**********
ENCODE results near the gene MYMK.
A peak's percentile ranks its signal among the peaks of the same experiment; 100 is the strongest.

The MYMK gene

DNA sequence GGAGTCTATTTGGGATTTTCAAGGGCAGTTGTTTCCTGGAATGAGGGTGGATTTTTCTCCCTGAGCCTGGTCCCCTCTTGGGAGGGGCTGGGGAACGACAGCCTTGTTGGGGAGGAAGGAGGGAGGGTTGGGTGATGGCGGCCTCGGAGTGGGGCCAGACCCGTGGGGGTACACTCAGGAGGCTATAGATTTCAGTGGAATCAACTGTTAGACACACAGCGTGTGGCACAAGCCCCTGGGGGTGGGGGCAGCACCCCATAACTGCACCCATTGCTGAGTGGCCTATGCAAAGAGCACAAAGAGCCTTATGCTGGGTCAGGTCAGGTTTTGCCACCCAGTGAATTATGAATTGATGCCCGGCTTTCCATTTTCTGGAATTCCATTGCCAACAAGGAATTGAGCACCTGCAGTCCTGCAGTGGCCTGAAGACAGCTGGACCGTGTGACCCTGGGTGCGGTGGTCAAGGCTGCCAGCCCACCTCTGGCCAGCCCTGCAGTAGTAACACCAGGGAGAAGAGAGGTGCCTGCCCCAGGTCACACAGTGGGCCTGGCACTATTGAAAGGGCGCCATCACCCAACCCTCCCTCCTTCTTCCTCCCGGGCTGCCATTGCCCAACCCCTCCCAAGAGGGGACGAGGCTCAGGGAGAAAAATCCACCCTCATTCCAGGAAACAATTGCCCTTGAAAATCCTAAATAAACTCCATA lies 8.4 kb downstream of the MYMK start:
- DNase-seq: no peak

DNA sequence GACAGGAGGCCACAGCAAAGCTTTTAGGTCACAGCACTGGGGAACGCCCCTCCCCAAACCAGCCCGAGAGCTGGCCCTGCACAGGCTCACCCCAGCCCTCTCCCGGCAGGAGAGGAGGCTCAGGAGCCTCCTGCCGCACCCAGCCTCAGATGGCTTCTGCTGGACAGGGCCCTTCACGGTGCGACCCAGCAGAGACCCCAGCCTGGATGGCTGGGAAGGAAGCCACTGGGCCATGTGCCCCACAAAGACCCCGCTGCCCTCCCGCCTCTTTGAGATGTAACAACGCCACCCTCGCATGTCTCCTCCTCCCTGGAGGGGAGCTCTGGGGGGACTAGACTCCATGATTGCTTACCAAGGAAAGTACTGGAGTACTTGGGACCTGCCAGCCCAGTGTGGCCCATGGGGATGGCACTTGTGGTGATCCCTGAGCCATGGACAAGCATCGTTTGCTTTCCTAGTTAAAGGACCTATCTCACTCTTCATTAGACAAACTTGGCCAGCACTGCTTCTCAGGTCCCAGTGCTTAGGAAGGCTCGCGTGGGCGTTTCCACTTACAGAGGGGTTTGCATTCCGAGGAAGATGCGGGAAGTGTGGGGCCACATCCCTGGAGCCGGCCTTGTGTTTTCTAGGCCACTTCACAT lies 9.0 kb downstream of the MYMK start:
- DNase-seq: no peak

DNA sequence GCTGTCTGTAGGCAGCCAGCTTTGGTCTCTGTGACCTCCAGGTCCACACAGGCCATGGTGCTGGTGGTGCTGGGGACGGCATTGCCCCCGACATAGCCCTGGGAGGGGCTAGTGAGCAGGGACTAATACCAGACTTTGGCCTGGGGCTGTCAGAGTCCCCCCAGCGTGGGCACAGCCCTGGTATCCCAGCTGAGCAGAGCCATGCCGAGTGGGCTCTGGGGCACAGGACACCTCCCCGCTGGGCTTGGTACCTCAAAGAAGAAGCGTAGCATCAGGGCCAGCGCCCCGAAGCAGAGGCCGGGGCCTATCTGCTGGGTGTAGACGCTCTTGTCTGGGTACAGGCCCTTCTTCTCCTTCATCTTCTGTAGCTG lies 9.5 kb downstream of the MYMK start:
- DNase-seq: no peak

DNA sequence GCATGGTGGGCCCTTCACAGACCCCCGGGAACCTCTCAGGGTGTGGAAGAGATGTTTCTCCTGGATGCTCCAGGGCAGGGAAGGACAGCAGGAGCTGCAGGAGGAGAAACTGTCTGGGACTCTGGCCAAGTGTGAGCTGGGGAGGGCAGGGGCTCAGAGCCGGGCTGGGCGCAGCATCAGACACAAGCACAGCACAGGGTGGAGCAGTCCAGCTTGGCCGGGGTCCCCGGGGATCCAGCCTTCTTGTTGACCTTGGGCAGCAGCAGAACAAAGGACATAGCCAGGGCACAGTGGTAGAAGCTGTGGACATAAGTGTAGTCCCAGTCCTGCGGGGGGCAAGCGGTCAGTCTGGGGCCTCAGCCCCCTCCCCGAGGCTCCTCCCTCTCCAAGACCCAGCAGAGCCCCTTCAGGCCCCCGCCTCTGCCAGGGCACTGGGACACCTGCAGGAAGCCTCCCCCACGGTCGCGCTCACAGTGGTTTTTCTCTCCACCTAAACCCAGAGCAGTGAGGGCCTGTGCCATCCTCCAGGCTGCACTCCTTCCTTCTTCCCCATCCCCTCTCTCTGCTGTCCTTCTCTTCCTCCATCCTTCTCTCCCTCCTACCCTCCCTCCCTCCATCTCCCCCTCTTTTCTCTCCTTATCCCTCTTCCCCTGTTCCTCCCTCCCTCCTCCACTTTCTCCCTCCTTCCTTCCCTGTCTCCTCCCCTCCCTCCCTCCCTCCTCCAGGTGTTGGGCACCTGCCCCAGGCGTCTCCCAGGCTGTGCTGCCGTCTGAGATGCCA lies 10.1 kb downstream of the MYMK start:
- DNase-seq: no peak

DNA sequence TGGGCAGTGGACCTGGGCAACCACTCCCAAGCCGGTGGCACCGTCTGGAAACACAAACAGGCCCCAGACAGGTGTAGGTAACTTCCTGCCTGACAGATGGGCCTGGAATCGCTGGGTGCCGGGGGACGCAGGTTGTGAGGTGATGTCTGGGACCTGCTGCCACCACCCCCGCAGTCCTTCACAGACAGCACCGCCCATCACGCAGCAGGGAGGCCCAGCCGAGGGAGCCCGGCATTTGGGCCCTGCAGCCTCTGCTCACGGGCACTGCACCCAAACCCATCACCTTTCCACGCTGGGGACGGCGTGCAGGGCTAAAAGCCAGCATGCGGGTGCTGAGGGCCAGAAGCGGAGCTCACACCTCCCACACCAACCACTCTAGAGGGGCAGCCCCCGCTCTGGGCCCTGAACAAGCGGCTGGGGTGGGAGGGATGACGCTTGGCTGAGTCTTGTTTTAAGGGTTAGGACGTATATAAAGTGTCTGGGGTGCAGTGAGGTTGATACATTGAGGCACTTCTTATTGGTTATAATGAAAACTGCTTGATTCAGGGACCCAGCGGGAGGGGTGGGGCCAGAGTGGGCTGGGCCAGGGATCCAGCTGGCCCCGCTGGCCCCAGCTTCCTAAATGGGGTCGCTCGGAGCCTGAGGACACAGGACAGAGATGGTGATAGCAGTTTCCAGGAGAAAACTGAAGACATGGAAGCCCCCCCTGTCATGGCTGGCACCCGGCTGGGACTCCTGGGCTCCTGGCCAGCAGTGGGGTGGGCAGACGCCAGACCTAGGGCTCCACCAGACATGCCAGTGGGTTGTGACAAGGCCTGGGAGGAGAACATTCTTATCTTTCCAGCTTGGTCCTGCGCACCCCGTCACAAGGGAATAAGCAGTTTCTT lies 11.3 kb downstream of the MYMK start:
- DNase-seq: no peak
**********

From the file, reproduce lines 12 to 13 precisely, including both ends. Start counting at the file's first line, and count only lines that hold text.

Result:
DNA sequence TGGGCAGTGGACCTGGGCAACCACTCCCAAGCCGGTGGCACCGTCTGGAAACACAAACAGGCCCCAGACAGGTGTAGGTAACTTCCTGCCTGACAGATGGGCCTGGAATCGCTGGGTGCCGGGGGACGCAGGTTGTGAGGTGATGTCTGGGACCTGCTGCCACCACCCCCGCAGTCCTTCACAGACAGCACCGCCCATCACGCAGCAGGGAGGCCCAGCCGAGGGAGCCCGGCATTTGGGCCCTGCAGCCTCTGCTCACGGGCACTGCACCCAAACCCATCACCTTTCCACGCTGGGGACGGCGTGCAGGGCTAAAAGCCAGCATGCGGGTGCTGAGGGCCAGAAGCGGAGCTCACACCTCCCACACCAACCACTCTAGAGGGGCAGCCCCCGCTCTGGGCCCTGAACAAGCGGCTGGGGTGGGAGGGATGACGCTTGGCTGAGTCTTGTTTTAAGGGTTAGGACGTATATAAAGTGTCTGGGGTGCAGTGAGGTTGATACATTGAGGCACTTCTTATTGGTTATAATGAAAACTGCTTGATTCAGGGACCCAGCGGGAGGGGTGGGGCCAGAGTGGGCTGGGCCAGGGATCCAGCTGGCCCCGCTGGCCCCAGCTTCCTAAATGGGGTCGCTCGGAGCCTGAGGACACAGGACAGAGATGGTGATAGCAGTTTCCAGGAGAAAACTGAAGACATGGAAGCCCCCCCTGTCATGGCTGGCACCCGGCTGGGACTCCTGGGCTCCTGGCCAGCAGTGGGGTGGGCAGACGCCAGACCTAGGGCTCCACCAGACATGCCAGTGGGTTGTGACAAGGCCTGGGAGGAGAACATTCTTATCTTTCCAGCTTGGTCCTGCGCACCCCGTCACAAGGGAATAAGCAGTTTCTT lies 11.3 kb downstream of the MYMK start:
- DNase-seq: no peak